Today was the first day of a new semester of teaching for me, and on the first day, I like to have my students do some writing. Because the theme of my English courses this semester is "writing about local issues," I asked my students to spend some time writing in response to this prompt:
Describe the town you live in: the good, the bad, and the strange.
As usual, I did the activity too. Here's what I wrote about my hometown of good ol' Fullerton:
Fullerton, California was founded in 1887 by two merchants from Boston named George and Edward Amerige. They named the town after George Fullerton, president of the real estate arm of the Santa Fe Railroad Company because he decided to have the train go through their town. In the 1800s, it was a big deal if the train went through your town. It meant more people and business.
For many years, the main industry of Fullerton was oranges. The first mayor, Charles C. Chapman, was known as "The Father of the Valencia Orange." After World War II, houses and shopping centers became more profitable than oranges, so the vast orange groves were slowly replaced by houses and factories and shopping centers. Hughes Aircraft used to have a big plant in Fullerton. So did Hunt Foods. Now the main industry tends to be "post-industrial": technology, education, and service.
But enough about business. That's boring. Some things Fullerton is known for include: Leo Fender (founder of Fender Guitars), science fiction writer Philip K. Dick (author of classics like A Scanner Darkly and Minority Report), the lovely Arboretum, the weekly farmer's market, the Downtown Fullerton Art Walk, Cal State University, Fullerton, punk rock legends like Social Distortion and The Adolescents, and for keeping its historic downtown relatively intact. Many of the buildings downtown were built in the 1920s and 1930s, like the historic Fox Theater, which is currently being restored.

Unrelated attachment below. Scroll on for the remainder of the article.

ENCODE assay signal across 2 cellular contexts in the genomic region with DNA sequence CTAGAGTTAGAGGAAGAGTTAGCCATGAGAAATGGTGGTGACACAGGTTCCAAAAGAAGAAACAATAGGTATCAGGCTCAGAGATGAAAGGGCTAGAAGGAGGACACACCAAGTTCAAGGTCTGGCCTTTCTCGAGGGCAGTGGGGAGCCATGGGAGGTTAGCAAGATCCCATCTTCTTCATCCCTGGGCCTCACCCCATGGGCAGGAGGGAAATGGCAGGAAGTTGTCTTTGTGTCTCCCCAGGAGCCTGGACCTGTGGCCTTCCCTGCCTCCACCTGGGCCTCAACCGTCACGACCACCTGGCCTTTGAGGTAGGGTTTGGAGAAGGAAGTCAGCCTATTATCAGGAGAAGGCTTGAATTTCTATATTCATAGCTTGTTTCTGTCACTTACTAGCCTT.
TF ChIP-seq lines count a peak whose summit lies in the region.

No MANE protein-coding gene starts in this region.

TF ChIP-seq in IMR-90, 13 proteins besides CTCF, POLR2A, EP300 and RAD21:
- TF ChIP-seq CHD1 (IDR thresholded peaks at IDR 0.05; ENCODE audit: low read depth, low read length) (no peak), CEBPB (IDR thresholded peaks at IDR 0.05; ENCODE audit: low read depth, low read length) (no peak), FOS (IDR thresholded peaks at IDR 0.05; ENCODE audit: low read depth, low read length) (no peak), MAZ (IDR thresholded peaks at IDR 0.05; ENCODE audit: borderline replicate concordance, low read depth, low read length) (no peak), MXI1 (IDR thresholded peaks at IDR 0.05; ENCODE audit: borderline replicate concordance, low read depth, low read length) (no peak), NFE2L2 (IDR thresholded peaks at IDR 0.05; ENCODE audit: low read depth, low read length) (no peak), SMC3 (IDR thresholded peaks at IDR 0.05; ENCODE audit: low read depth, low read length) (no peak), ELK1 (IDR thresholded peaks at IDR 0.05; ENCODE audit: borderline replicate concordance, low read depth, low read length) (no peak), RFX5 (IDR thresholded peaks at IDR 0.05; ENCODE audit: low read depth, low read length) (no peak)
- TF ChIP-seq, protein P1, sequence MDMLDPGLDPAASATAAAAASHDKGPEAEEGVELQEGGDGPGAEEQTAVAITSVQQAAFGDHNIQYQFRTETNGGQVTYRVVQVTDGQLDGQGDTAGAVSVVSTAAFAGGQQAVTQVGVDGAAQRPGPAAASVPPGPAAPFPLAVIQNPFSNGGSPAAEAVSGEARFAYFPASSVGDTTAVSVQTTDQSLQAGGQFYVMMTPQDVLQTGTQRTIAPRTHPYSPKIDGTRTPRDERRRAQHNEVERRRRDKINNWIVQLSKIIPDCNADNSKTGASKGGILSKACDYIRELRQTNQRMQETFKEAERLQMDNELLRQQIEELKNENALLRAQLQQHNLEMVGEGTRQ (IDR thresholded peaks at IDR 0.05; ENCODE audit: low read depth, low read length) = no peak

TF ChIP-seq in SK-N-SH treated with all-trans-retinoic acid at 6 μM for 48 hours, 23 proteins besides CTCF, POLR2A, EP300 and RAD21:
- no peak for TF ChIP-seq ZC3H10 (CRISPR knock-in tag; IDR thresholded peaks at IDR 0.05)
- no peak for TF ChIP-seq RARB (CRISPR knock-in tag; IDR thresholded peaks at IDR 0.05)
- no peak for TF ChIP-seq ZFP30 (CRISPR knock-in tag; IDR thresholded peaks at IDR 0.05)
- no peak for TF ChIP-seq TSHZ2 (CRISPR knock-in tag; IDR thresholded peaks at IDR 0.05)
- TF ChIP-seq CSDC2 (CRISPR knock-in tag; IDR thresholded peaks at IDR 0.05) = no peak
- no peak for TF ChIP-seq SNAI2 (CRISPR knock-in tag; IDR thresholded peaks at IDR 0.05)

Fullerton, like any American city, is not without problems, both historic and current. The city is still characterized by ethnic/economic divisions, most poignantly represented by the railroad tracks along Santa Fe. Avenue. In the 1920s, there was an active Ku Klux Klan in Fullerton. For many years, the predominantly Mexican-American orange pickers lived in segregated work camps. Fullerton has spawned some very anti-gay politicians like former State Senator John Briggs, who in 1978 proposed a law that would have made it legal for public schools to fire teachers for being gay. Thankfully, it didn't pass. The Fullerton police department became infamous in 2011 for brutally beating a mentally ill homeless man named Kelly Thomas to death.
For all its problems, however, Fullerton is my home, my community, the town I live in. I'm pretty involved in community things like the Downtown Fullerton Art Walk, and I sometimes speak at City Council meetings, usually when I'm upset about something. I hope that, moving forward, Fullerton continues to become a diverse, interesting, inclusive, and welcoming place to live.